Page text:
Hacking campaign targets FileZen file-sharing network appliances
Threat actors are using two vulnerabilities in a popular file-sharing server to breach corporate and government systems and steal sensitive data as part of a global hacking campaign that has already hit a major target in the Japanese Prime Minister’s Cabinet Office.
The attacks target FileZen, a popular file-sharing network appliance from Japanese firm Soliton, and are eerily similar to the attacks that targeted Accellion’s FTA file-sharing systems in late 2020, early 2021.
Both appliances work in the same manner. They are used to store large files that can’t be sent via email. Users typically upload files on a FileZen server and then use a web-based panel to obtain links that they can share with fellow employees or persons outside of their organization.
Just like most of these vendors, Soliton provides a cloud-based version of FileZen, but also standalone servers that can be installed on-premises to meet certain data privacy requirements in highly secured environments.
But while the FTA attacks came to light earlier this year, investigators are only now discovering the exploitation attempts that targeted FileZen, a solution that has a smaller install base, primarily located inside Japan.
Two vulnerabilities exploited in the wild
A source familiar with the investigation in Japan has told The Record that hackers appear to have found a combination of two FileZen security bugs, which they began exploiting earlier this year, in January.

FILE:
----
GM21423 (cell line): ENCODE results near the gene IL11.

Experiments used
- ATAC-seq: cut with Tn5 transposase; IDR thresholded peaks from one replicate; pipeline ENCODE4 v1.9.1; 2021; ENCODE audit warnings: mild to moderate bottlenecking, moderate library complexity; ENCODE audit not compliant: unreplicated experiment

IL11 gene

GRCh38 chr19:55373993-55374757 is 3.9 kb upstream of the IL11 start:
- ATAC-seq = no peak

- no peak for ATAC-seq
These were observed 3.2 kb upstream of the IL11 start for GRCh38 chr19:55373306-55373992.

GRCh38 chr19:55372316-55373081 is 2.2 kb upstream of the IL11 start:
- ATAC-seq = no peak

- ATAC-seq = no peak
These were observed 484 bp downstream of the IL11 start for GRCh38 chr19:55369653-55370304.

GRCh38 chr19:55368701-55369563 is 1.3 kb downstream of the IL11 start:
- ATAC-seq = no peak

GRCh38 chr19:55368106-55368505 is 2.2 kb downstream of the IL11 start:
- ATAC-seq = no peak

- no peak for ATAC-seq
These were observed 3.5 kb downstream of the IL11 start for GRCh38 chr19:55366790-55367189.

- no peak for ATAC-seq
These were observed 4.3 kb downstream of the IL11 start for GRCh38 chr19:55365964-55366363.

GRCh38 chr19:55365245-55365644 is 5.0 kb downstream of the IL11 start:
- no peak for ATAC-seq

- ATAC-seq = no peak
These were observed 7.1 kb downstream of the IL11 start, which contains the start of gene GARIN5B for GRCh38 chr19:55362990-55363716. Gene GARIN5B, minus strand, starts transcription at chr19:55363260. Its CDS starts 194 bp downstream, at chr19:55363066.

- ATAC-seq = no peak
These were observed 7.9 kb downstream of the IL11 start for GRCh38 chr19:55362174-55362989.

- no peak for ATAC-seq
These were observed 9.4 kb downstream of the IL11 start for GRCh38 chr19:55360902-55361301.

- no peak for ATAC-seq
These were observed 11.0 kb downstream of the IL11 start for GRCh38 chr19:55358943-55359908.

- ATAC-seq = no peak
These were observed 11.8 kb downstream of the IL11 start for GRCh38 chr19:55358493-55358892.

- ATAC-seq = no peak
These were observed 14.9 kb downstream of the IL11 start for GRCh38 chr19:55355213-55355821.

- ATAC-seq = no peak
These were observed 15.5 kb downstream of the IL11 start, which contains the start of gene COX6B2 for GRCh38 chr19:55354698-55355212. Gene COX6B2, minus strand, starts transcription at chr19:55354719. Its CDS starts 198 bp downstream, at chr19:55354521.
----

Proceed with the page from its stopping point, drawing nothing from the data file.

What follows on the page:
Threat actors used CVE-2020-5639 and CVE-2021-20655—two vulnerabilities that have been patched in December 2020 and February 2021, respectively—to breach FileZen systems left connected online that have not been placed behind a firewall.
The first vulnerability allowed threat actors to upload malicious files on the device, while the second allowed them to run OS commands with elevated privileges.
In support documents published on its website, Soliton is telling customers to update to versions v4.2.8 or v5.0.3 or later to patch the attacker’s point of entry and prevent future intrusions.
However, since the attacks started before a patch was ready, Soliton is also working on the presumption that customer systems have already been breached.
The company is now advising that customers reset all admin account passwords and reset access-control (internal firewall) lists.
The source told The Record that there was not enough evidence to link the attacks on FileZen devices to the earlier attacks that targeted FTA systems, but that this would not surprise investigators, as the FileZen attacks appear to have started just as the FTA attacks were publicly exposed and slowly died out.